It is done: The Great BMW Evacuation of Fitchburg is complete. It was less traumatic than I thought, and the aftershocks will be interesting.

As I wrote last week, I was hyper-aware that the sand was slipping through the hourglass on the rental of my storage spaces in Fitchburg. The house had been sold, the new owner wanted the spaces for her tenants, and I had been asked to vacate one of the five spaces in December and the remaining four by the end of March. I’d already moved one car (Hampton, the 49,000-mile 2002) to new warehouse space in Monson, Massachusetts, and over-thinking the logistics of moving the other four cars was beginning to wear a groove in my brain.

For a number of reasons, I decided not to directly transport the cars from Fitchburg to Monson, and instead to temporarily bring them home. Oddly enough, I, who am usually obsessed with process and want to have the ducks lined up before I pull the trigger on things, didn’t let the fact that I don’t actually have space for four more cars (why do you think I’ve been renting those garages for all these years?) deter me.

Bringing the cars home to Newton made sense to me on four different levels. First, it decoupled the “leave Fitchburg” part from the “put the cars into the new space in Monson” part. The former was the one with the ticking clock on it. The latter really doesn’t have to have a timetable (other than before the snow flies next winter and minimizing general weather exposure before then), since I’d contacted the owner of the Monson warehouse and he confirmed that with the RVs and boats being rolled out, he has gobs of space.

This neatly cleaved the logistics into two parts, and I needed to deal only with the first part.

It’s a 50-minute drive each way to Fitchburg; my wife, Maire Anne, could easily run me out there. We could get two cars moved a day without breaking a sweat. This meant that I neither needed to rely on a posse of friends to help drive the cars nor pay to rent a U-Haul auto transport and buy diesel for the truck.

Second, driving the cars allows me to burn the gas in them. Although I’ve never had problems with gas getting stale and causing starting or drivability issues during the cars’ three- to six-month storage periods, and thus have never felt the need to use fuel additives, I’ve been careful about not letting three-to-six-months turn into six-months-to-a-year. But once the cars are farther away in the Monson warehouse, and with that space’s new requirement for coordination of access (instead of me simply showing up and swapping cars), the cars may well sit longer, and the idea of fresh fuel and a stabilizing additive was appealing.

Third, there’s nothing like driving your cars to remind yourself of what you love (and maybe not love) about them and what they need, punch-list-wise.

Although I didn’t routinely work on the cars in Fitchburg garages (no heat, no electricity, and they weren’t in my garage with all my tools in it), I’ll likely never work on the cars in Monson, so the idea of driving the cars, seeing what they need, and giving it to them prior to what might be a longer stay in Monson made a lot of sense to me.

Finally, I felt the need to confront my own excess.

With the cars distributed between several storage spaces, as they’ve been over the years, it’s easy to forget that thirteen cars is a big number when you live on one-sixth of an acre in suburban Boston. What that confrontation would produce, I didn’t know: perhaps I would have a come-to-Jesus moment when I thought, “What are you doing? This is nuts!” Like the oft-quoted anecdote of the frog in the pot of water who never jumped out as the temperature was slowly increased, I wanted a temperature check.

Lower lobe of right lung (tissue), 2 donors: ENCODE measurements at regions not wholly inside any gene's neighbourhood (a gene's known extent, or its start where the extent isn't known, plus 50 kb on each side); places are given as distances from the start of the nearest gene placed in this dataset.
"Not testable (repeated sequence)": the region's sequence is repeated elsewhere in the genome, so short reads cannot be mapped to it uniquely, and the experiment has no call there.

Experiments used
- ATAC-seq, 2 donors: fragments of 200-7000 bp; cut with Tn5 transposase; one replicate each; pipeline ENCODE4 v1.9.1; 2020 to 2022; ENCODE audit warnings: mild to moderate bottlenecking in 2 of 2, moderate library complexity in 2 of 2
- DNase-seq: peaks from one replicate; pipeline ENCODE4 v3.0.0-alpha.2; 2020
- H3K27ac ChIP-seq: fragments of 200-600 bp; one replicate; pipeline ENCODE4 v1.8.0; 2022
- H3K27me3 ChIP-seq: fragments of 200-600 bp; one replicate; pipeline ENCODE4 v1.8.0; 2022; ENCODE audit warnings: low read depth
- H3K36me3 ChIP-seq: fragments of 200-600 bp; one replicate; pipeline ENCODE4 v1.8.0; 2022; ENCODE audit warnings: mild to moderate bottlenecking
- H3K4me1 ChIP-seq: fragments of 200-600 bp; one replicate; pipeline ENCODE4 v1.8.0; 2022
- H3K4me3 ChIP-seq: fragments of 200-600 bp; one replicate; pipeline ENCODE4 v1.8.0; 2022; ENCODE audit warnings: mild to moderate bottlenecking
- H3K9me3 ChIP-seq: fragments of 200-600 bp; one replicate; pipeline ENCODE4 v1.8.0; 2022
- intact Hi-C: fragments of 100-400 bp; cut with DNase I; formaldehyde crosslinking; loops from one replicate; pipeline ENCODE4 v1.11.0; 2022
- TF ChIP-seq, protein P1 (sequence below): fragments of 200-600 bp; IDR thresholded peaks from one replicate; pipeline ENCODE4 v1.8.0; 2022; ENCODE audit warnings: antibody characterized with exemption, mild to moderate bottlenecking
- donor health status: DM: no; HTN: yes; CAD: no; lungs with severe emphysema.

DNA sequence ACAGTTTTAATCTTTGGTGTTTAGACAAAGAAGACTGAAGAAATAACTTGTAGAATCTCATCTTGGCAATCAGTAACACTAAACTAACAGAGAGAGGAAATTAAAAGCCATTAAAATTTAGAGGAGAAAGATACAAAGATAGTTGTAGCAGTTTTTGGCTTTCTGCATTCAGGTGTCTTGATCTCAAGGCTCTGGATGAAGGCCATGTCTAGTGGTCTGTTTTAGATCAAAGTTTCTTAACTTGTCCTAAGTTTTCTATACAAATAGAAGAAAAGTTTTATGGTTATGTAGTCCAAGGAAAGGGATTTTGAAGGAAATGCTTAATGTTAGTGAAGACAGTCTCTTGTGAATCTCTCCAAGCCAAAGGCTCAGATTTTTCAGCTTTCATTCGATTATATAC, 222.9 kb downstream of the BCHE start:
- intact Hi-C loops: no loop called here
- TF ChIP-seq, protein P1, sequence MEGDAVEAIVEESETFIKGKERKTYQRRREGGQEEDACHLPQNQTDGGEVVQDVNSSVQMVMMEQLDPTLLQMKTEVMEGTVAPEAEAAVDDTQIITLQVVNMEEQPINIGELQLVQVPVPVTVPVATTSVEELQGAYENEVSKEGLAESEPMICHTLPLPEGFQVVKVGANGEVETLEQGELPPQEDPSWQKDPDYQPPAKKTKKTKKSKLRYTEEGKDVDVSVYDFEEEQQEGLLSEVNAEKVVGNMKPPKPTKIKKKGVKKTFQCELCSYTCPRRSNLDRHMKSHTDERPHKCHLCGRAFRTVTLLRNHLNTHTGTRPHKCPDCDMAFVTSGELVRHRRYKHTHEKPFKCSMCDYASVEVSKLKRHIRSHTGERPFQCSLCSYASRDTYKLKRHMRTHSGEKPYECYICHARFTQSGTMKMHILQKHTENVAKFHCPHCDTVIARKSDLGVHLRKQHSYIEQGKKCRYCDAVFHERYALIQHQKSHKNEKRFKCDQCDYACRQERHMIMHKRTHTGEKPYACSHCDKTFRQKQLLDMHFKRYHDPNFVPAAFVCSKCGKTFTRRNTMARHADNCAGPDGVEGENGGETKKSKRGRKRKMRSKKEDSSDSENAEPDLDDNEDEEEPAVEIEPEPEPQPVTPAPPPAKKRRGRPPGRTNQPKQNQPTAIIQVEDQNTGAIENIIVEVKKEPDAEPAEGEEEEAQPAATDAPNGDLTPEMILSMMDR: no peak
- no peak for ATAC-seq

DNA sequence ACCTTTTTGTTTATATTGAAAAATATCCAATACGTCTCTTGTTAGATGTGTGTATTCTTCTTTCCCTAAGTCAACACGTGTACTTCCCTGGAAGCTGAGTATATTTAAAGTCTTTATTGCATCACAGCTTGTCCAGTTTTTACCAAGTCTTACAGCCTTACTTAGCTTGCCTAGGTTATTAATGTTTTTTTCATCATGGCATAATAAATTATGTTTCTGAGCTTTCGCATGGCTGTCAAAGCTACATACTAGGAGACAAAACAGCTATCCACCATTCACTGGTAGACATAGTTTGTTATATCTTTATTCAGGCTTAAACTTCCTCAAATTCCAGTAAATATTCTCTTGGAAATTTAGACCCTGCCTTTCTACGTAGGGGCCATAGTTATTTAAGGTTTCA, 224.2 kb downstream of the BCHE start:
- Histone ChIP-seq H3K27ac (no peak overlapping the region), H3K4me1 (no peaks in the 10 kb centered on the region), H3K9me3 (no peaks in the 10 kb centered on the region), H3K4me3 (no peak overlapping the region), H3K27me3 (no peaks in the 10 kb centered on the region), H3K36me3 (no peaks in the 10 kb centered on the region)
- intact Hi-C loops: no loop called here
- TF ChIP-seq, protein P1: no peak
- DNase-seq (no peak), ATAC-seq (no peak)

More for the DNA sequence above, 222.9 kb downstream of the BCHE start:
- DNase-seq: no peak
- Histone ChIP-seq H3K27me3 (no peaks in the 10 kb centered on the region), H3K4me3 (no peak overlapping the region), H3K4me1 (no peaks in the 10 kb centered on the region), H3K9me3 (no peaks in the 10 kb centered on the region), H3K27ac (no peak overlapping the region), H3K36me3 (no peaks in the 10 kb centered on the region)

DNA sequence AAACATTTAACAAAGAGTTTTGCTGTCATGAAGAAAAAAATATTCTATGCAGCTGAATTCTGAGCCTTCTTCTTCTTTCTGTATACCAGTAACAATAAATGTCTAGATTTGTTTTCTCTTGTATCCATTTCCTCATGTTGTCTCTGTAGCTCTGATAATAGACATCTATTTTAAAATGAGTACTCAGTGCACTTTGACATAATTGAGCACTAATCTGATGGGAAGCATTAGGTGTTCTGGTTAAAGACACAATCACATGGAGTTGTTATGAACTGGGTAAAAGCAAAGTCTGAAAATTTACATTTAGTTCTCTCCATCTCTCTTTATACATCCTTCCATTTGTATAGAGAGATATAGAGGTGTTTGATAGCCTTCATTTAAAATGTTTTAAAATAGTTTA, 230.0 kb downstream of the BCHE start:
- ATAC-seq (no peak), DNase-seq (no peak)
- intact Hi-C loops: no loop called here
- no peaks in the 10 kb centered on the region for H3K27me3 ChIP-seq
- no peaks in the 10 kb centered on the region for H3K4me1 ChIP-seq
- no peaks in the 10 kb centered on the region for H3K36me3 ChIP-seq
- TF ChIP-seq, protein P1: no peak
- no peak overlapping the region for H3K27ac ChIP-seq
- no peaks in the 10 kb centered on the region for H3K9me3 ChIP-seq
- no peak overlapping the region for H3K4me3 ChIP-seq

And so it began. I waited for a good rain to wash most of the salt off the roads, then had Maire Anne run me out to Fitchburg. I grabbed the M coupe first.

Then we came back in the afternoon and moved Bertha home. The operation was laser-like in its precision. Had we tried to fold Monson into the mix, it would’ve made for a much longer and more tiring day.

No big punch-list issues appeared with either car. The M coupe’s driver-side window regulator still popped and snapped when rolled all the way up, and its wheels and tires need to be rebalanced badly—I wasn’t going to do it because the tires are old, and I wasn’t going to replace them because the wheels need to be refinished, and I was wasn’t going to deal with that because I wasn’t prepared to spend the money. But there wasn’t any front-burner issue requiring at-home repair before a trip to Monson.

We then paused for a few days, waiting for rain to pass. My friend Alex, the former owner of Bertha, said that he was available to help, and was champing at the bit to drive the Bavaria, so Maire Anne drove Alex and me to Fitchburg, enabling us to knock off moving the last two cars in one trip

The main punch-list issue that arose was the fact that the automatic choke on one of the Bavaria’s Webers sticks open, making the car difficult to start and warm up. I was aware of this, but it had worsen over the winter. In addition, Alex reported an issue I’d forgotten about: The car hesitates and buffets when driven at even throttle. It’s fine when you stab the accelerator, so it’s likely either a carb-synchronization issue or a lean-jetting issue. Both of these definitely warranted attention before a drive out to Monson and storage there.